Yeah, there's a causation/correlation difficulty thing going on here. I don't even know that that many writers do so by hand, myself. It may even stifle my creativity in my own writing, simply because putting ink on paper is a little more permanent than typing into a processor, and that means for me that I pause and think more -- when in fact, such pauses are often the enemy of creativity.

I like handwriting my stuff for my own reasons, but one of them is not that it makes me a better writer.
http://www.soberrecovery.com/

Into the blue ...
Reply
#26
RE: Handwriting vs. Typing
(21st September 2016, 04:45)Mathilda Wrote:
(21st September 2016, 04:41)Alex K Wrote: My physics lecture starts tomorrow, and I'll mostly eschew computer presentations and just write on the black/whiteboard. It provides a certain pace, and opportunity for me and the students to think about the material that is just lacking when presenting prepared slides.
Typing it into the computer in real time and projecting it might be possible with a good graphics program, but seems cumbersome and less flexible.

Old Skool!

You should wear a waistcoat and wave a pipe around as you're talking.

Excellent! Now where do I get a proper waistcoat?
The fool hath said in his heart, There is a God. They are corrupt, they have done abominable works, there is none that doeth good.
Psalm 14, KJV revised edition

Reply
#27
RE: Handwriting vs. Typing
(21st September 2016, 04:57)SteelCurtain Wrote:
(21st September 2016, 04:41)Alex K Wrote: My physics lecture starts tomorrow, and I'll mostly eschew computer presentations and just write on the black/whiteboard. It provides a certain pace, and opportunity for me and the students to think about the material that is just lacking when presenting prepared slides.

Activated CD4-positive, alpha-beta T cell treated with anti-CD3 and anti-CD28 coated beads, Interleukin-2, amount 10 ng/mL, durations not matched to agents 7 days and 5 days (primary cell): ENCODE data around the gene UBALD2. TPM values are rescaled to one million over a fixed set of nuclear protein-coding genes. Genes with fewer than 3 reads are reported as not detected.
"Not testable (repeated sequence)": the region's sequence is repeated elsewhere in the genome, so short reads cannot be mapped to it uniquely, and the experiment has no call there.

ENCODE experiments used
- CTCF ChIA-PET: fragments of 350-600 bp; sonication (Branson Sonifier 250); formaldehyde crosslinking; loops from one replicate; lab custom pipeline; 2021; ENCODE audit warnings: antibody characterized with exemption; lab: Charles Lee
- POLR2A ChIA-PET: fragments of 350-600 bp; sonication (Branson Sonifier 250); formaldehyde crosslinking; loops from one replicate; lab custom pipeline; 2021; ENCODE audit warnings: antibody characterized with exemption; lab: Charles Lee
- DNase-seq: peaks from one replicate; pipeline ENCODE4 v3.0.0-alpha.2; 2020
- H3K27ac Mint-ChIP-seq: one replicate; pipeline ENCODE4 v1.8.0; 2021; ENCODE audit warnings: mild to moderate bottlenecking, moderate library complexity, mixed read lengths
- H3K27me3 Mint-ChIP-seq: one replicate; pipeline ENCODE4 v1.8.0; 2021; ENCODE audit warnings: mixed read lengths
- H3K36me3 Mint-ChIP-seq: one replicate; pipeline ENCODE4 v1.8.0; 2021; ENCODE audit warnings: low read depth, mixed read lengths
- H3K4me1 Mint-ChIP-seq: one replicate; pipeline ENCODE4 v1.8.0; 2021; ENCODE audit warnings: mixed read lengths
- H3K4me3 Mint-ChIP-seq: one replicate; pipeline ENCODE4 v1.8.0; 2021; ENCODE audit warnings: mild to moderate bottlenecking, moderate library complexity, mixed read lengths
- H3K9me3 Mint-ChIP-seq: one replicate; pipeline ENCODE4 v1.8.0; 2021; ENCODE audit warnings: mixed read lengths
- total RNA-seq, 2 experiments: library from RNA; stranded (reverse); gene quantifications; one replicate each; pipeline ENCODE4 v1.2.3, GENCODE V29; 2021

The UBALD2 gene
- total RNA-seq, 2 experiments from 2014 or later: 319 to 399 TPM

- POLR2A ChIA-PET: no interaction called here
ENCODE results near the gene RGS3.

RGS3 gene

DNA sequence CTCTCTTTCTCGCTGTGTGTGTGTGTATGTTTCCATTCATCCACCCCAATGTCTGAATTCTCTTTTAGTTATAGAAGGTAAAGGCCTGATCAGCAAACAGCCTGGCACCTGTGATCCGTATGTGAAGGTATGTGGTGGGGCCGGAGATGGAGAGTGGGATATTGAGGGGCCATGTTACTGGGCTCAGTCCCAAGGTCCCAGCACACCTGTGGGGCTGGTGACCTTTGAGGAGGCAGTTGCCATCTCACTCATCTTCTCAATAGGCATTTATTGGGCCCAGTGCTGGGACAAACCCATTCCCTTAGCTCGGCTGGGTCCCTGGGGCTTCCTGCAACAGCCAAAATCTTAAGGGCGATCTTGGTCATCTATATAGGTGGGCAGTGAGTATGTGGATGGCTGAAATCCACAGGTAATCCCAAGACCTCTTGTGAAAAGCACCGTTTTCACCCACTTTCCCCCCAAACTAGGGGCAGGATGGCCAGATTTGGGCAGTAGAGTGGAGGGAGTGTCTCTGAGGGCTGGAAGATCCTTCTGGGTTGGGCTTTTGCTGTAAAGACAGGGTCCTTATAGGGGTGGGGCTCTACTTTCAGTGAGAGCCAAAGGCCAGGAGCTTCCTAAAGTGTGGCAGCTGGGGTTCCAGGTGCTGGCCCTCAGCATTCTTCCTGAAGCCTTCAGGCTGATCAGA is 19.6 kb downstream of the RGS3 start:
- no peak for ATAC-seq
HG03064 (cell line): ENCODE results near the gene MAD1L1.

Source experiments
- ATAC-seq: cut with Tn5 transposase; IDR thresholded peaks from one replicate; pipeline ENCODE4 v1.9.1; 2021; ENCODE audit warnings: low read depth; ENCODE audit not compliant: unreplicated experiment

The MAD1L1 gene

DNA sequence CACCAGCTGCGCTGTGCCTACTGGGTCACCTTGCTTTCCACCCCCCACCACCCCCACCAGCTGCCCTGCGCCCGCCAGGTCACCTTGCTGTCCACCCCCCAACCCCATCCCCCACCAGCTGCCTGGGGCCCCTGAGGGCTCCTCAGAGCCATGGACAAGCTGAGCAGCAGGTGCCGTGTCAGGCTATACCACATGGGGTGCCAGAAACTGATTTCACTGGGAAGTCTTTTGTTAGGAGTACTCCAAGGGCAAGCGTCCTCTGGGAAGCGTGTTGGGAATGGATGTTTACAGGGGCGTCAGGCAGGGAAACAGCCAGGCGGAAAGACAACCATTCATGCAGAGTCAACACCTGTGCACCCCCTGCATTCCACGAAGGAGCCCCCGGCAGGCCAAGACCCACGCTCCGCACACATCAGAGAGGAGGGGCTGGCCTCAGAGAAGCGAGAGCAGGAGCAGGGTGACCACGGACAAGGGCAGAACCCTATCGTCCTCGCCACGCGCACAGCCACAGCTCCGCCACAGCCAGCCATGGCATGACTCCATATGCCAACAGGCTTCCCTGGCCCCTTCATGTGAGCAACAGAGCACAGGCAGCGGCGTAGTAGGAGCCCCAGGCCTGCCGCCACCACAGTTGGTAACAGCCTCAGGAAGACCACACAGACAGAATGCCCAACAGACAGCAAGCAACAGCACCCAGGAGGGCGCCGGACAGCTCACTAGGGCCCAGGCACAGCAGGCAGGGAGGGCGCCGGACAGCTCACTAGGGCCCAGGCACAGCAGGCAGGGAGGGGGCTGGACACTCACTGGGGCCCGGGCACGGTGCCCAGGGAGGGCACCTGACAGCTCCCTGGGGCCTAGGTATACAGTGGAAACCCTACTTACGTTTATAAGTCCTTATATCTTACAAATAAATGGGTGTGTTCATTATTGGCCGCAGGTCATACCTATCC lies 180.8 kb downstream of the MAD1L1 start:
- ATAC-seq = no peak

Typing it into the computer in real time and projecting it might be possible with a good graphics program, but seems cumbersome and less flexible.

My aerodynamics professor used the only lecture room left at the Naval Academy with a sliding black chalkboard. One where there were multiple boards on sliders stacked on top of each other.

I remember the lecture where he derived the Navier-Stokes equations from ΣF=Σma on four boards, with zero notes. Did it from memory.

Our test was to reproduce that.

Dr. Karpouzian. I remember that Armenian man like he is sitting next to me. Gave me nightmares. Reading his ratemyprofessor is pure nostalgic comedy, though.

I'll try to aspire to that level of legendaryness then. I do have sliding boards, but the room I was assigned unfortunately only features whiteboards, which is not only less oldschool than blackboards, but also less flexible as far as graphics are concerned.
I won't have to do anything as complicated as material derivatives yet. Just basics for now.
The fool hath said in his heart, There is a God. They are corrupt, they have done abominable works, there is none that doeth good.
Psalm 14, KJV revised edition

Reply
#28
RE: Handwriting vs. Typing
I type everything mainly because my handwriting looks like an epileptic spider crawled out of the ink pot! (no need for cryptography though, no one could decipher it)
The meek shall inherit the Earth, the rest of us will fly to the stars.

Never underestimate the power of very stupid people in large groups

Arguing with an engineer is like wrestling with a pig in mud ..... after a while you realise that the pig likes it!

Reply
#29
RE: Handwriting vs. Typing
(21st September 2016, 00:36)Yeauxleaux Wrote: Left-handed people problems;

[Image: Left%20hand.jpg]

I much prefer typing for this reason.

My handwriting is reasonably neat for a lefty, but I find my hand aches anyway after a long session of writing. Don't get that with typing.

Is it weird that this happens to me even though I write with my right hand?
Reply
#30
RE: Handwriting vs. Typing
I want my phone to do the handwriting for me, like in "Her" Big Grin
[Image: 003.sig]
Quote:To know yet to think that one does not know is best; Not to know yet to think that one knows will lead to difficulty.
- Lau Tzu


Skype: aoi.magi
add me if you want to get annoyed by me personally Cool Shades

Reply




Users browsing this thread: 1 Guest(s)